Rocky has no idea where the money is, but he knows who committed the crime. He seeks out the crime boss responsible for the robbery, a man named after both the convertible furniture and Noir City’s home theater. Castro (William Conrad, way before Cannon) thinks Rocky’s request for $50,000 (”$10 grand for every year served, calculates Rocky) is fair but he’s not willing to give up the money just yet. Castro gives Rocky $500 to bet on a longshot horse “whose first place picture was taken well before the race was run.” Rocky wins the money, but his payoff is not what he expected. The cop, Gus Cobb (Regis Toomey), who has been tailing Rocky in hopes of catching him going after the stolen loot informs him that his winnings are counterfeit.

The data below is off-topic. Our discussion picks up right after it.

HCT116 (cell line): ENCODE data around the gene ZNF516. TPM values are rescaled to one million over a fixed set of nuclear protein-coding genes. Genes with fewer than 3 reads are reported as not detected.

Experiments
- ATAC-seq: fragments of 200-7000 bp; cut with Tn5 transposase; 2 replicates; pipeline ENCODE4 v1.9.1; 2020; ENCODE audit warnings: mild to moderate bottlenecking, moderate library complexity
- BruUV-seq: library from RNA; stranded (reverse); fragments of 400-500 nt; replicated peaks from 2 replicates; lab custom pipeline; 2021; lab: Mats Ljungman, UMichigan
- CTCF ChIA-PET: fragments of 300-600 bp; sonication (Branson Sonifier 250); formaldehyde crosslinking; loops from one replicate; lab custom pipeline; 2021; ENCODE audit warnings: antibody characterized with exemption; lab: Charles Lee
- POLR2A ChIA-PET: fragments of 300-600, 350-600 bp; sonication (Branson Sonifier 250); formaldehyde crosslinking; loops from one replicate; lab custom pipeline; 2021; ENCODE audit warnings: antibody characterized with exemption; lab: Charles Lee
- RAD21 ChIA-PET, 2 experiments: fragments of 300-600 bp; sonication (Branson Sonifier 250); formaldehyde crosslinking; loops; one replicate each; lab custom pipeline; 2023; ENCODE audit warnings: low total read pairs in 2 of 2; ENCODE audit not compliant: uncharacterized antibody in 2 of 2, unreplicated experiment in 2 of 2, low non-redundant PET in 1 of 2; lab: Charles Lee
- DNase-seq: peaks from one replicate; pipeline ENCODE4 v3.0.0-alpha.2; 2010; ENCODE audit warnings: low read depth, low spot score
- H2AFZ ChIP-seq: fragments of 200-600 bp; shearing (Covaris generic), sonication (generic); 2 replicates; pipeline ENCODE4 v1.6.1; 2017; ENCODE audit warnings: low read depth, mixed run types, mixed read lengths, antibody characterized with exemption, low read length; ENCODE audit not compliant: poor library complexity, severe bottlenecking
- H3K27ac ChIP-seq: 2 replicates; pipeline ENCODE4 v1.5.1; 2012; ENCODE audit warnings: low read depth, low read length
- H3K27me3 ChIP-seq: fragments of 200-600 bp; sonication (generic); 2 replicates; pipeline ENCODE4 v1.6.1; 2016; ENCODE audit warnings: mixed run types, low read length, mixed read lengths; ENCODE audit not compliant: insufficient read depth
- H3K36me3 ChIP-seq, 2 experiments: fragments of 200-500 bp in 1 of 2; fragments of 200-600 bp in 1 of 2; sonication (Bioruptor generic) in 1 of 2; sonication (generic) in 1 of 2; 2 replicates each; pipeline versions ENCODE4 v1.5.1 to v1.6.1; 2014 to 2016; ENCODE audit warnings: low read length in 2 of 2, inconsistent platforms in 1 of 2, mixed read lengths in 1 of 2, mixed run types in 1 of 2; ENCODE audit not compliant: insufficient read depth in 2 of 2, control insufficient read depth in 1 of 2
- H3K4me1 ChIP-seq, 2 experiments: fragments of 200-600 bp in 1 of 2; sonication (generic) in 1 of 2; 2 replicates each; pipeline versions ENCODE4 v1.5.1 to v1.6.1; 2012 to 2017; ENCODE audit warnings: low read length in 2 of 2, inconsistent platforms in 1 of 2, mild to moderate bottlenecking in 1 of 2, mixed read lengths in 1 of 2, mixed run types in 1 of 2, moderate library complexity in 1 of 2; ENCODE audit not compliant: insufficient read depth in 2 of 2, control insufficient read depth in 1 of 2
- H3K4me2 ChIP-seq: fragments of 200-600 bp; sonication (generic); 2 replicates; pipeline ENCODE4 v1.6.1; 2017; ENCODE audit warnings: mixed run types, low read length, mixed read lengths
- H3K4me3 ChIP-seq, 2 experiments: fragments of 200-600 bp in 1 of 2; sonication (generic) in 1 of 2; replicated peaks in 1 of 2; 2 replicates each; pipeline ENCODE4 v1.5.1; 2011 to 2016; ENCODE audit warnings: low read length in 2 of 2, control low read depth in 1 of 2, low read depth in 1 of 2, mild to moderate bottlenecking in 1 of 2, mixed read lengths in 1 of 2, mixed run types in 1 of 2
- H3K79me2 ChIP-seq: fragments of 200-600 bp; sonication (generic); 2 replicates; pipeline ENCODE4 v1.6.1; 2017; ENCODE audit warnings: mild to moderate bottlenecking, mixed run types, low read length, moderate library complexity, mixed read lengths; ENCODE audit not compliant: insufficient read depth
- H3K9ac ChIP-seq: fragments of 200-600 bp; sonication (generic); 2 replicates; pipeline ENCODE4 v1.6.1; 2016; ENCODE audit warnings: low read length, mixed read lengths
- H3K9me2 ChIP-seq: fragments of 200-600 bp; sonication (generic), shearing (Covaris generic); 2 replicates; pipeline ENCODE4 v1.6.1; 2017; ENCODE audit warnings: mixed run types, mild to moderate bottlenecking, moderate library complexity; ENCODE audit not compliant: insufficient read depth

While trying to get back the money he feels Castro owes him, Rocky decides to visit the girlfriend of a guy with whom he spent jail time. The guy was also framed in the robbery, so Rocky feels he owes him a way out of the pen. He and Delong rent a trailer in a trailer park, one as decrepit as the apartment in Coming to America, and scope out Nancy Morgan (Rhonda Fleming). She and Rocky had a past, but Rocky intends to keep it all business. Delong tags along for comedy relief, making time with trailer park pickpocket slash hottie Darlene LaVonne (an amusing Jean Porter), whom he calls Fingers. Delong also never stops drinking; in one scene he goes through the trouble to make a sandwich and a glass of milk only to dump it in favor of a jolt of booze. “Bowers was a drunk,” Erdman informed us after the feature. “I was playing him [in Cry Danger].” Bowers must have also been very charming—Delong gets his writer’s best lines.